What an addict knows is not exercise or prayer. I say this as one who struggled with addiction for many years. The drug becomes the center of our lives, defining our identity and our purpose. And it tells us what to do with our time.

How long will a person wait for something new to happen before returning to their old ways? My experience indicates that it may be as little as 24 hours, and certainly not more than a few weeks.

This is the window of opportunity for the person to develop not only a new routine, but a new circle of friends and support. In the absence of those, he or she is alone and without tools for navigating their new reality.

If you think about how long it takes to find and adopt a new routine, find support, and make friends, this is a nearly impossible task.

So what is the answer?

Those who have relationships with supporters and friends before their release are more likely to succeed. They already have some of the most important pieces in place. If we want to support addicts in staying clean, this should begin while they’re still inside, whether it’s a rehab or a jail.

But secondly, when they get out we shouldn’t expect them to reach out to us. They have been conditioned not to trust, and to believe that those who need help are weak. It takes time for those beliefs to change– time they may not have. There’s also the shame factor. They may be ashamed of their social status, and of their need for help. They also may be afraid of rejection, betrayal, or abandonment– all common occurrences in the world of addiction.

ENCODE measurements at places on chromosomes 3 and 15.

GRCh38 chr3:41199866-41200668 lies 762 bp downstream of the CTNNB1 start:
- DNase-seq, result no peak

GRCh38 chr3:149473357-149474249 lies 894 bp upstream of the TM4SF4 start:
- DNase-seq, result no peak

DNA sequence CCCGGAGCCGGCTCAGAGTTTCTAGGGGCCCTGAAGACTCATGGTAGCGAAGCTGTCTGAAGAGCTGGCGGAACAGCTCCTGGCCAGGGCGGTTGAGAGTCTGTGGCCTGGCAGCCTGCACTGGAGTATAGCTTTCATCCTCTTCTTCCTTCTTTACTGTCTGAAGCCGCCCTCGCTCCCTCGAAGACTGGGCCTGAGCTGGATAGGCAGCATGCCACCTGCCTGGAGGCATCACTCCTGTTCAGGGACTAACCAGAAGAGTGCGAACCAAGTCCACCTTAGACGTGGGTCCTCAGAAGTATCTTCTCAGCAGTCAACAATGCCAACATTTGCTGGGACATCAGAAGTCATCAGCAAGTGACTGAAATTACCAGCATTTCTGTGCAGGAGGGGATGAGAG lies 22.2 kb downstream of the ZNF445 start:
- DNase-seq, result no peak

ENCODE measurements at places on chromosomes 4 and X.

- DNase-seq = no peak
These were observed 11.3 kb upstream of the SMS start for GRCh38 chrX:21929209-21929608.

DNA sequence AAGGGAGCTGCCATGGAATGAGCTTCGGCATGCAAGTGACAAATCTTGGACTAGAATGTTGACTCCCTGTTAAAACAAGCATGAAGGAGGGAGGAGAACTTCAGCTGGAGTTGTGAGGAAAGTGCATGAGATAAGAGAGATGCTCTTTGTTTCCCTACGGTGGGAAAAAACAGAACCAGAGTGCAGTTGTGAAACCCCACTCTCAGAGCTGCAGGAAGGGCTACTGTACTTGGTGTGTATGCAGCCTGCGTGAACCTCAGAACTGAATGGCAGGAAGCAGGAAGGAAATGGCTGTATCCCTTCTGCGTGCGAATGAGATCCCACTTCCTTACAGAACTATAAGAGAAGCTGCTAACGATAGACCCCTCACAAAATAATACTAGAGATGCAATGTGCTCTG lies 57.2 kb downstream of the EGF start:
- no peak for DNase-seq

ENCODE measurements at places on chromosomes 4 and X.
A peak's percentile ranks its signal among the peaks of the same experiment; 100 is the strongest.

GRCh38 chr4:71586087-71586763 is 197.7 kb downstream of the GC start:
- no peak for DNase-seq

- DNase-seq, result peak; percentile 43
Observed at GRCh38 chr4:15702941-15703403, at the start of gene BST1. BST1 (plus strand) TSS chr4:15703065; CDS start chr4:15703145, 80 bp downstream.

We need to reach out to them! And we need to do so with persistence, but not harassment. They may or may not respond. They may or may not stay clean. Working with addicts always risks heartbreak, including the ultimate heartbreak of funerals. But we do it because there would otherwise be even more funerals.

William, my new friend who disappeared, taught me one thing: not to just give out my number, but to take his. I didn’t do that for him, and he is likely back in the trap of old behaviors. But I have done it for others since then.

For more on addiction, read The Soul of an Addict: Unlocking the Complex Nature of Addiction.